The aviation pensions row is complex, but there may be light on the horizon, says Stephen Rogers.
A SIMPLE example of the bewildering complexity of the aviation pensions dispute is that Aer Lingus staff may have to be balloted both as workers and as shareholders on whether they accept an expert panel-proposed solution to the impasse.
Many workers are shareholders through the involvement they had in employee share ownership trust. Therefore they, along with major shareholders such as the Government and Ryanair, will have to cast a vote on whether they agree the airline should pay in excess of €150m to a defined contribution scheme to replace the Irish Aviation Superannuation Scheme, which is over €750m in deficit.
The same workers will be balloted by unions on whether they accept the workplace efficiencies upon which the company’s cash injection is contingent, among them a pay freeze up to the end of 2016. That vote will be heavily influenced by the way in which union leaders portray the contents of the panel’s recommendation.
After the industrial relations maelstrom that accompanied thedispute over rosters, one would have been excused for thinking that the pensions debacle, which has been rumbling on for more than four years, could have descended rapidly into strikes and recriminations very quickly after the expert panel’s final report was published.
After all, as one informed source said: “This is one of the most serious issues one can contemplate as a worker. It affects the entire workforce and the money they will have to finance 20 years of their lives after retirement.”
Given that importance, it is unlikely the panel has arrived at a solution that will leave either side “happy”. The best that can be hoped for is that they are not unhappy enough to throw the process into chaos once more.
The source admitted there appeared to be a genuine desire on all sides to bring the matter to a conclusion.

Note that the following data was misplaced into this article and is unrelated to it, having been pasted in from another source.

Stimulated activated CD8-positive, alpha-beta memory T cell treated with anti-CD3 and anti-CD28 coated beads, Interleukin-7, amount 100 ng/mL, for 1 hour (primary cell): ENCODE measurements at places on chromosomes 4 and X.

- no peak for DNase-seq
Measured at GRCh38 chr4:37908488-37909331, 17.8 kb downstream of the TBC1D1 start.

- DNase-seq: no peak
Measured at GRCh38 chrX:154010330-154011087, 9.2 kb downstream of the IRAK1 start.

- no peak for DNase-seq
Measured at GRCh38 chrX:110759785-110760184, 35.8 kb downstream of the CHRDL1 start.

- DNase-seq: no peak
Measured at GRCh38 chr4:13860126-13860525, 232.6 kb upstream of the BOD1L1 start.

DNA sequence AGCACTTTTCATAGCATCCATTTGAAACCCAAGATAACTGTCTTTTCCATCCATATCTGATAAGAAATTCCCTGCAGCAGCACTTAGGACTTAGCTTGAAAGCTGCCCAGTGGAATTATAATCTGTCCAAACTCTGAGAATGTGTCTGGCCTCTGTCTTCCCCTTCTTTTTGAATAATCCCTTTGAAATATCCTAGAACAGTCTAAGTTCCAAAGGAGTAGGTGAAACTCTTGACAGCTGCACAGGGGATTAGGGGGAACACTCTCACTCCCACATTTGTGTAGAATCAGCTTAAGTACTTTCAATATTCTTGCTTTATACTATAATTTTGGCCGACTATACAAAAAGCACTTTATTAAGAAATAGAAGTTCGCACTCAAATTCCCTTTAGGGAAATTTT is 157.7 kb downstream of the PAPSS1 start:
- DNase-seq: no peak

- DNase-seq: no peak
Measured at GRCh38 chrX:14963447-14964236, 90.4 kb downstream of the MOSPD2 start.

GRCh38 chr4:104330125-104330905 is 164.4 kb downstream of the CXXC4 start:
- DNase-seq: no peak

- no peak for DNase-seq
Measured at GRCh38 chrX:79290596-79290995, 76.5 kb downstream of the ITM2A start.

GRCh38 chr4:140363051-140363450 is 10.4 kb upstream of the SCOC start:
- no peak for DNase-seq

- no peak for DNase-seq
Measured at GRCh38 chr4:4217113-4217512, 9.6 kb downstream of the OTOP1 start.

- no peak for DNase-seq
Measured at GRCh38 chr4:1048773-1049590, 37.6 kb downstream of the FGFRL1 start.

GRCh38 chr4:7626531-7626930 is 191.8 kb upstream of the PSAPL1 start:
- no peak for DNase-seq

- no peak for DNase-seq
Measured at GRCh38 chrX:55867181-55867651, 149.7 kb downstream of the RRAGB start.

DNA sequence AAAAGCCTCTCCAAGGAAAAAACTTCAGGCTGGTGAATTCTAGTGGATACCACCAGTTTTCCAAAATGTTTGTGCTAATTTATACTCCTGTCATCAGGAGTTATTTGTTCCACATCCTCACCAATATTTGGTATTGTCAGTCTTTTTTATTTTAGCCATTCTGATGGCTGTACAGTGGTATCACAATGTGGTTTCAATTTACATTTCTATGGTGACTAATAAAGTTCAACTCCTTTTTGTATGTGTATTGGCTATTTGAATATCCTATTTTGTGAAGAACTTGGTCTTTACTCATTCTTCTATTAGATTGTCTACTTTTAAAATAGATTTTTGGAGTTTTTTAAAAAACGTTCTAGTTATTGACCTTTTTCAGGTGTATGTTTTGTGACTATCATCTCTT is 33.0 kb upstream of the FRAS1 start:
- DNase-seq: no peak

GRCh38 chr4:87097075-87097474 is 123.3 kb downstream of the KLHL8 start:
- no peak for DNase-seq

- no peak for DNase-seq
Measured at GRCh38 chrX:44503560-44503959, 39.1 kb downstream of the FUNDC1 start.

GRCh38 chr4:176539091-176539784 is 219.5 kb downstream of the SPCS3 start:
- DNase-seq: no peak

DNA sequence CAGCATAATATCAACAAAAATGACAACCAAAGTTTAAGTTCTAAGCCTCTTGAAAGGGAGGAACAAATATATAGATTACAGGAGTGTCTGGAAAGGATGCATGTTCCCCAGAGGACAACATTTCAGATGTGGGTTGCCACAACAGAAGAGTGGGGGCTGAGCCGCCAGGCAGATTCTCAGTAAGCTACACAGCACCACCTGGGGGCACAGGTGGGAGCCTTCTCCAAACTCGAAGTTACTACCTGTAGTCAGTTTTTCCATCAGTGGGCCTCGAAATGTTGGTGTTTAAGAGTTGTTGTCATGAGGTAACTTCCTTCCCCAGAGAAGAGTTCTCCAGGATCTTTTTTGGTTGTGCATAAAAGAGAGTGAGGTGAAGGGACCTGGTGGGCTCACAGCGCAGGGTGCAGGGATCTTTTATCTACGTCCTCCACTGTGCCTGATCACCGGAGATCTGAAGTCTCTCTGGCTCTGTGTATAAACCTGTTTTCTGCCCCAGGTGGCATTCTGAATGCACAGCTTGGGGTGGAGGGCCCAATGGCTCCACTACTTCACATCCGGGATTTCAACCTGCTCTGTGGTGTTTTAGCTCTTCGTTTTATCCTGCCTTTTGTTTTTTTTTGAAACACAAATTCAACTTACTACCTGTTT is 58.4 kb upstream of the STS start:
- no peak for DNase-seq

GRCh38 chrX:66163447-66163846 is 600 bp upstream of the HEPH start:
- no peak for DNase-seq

For the company, a huge degree of financial uncertainty accompanies such a prolonged period of industrial unrest. Both the airline and the Dublin Airport Authority have a huge liability on their balance sheets as a result of the IASS debacle. Until the scheme is resolved, the Government could not sell its share in the airline, nor could Aer Lingus seek to enter any strategic alliances which might develop the business.
The board will meet in the coming days to decide on a position to put to shareholders. It will take a hard sell, particularly to the likes of Ryanair, to convince them of the merits of stumping up even more than the monies recommended by the Labour Court in 2013 when there appears to have been little increase in the work efficiencies required from the staff.
From the point of view of those whose future entitlements hang in the balance, the price of a continued failure to address the issue could, at worst, be a retirement with significantly less money than they had anticipated.
A paragraph in the expert panel’s report summarises the consequences workers will face if they do not take this “final opportunity” for a resolution.
“It is the panel’s view that if this final opportunity to resolve this very protracted and divisive dispute is not grasped now, the situation facing members of the IASS will deteriorate further and that any current expectation of any optimum level of future pension provision will not be realised,” it said.
“The Panel also recognises that if this ‘final’ initiative fails, the trustee[of IASS] will immediately proceed with the submission of a Section 50 application [together with the funding proposal] to the Pensions Authority which will involve freezing the IASS for future service, no future accrual, no future revaluation, removal of unco-ordination and a 20% cut in accrued benefits.”
Key areas of the process have not been answered by the expert panel. They include the amount of money which should be paid to the deferred members of the scheme. The Labour Court had previously recommended a figure of €30m but all the expert panel would say is that the IASS trustee should meet with the employers to decide upon a once-off payment.
Crucially, the active, deferred, and already retired pensioners have not been told how much their pots will shrink by if the plan is implemented. After four years of talks, recriminations and threats of strikes, one document was never going to resolve the dispute overnight. But it may, at least have finally provided the routemap to the end of a tunnel at which a light can shine more brightly.
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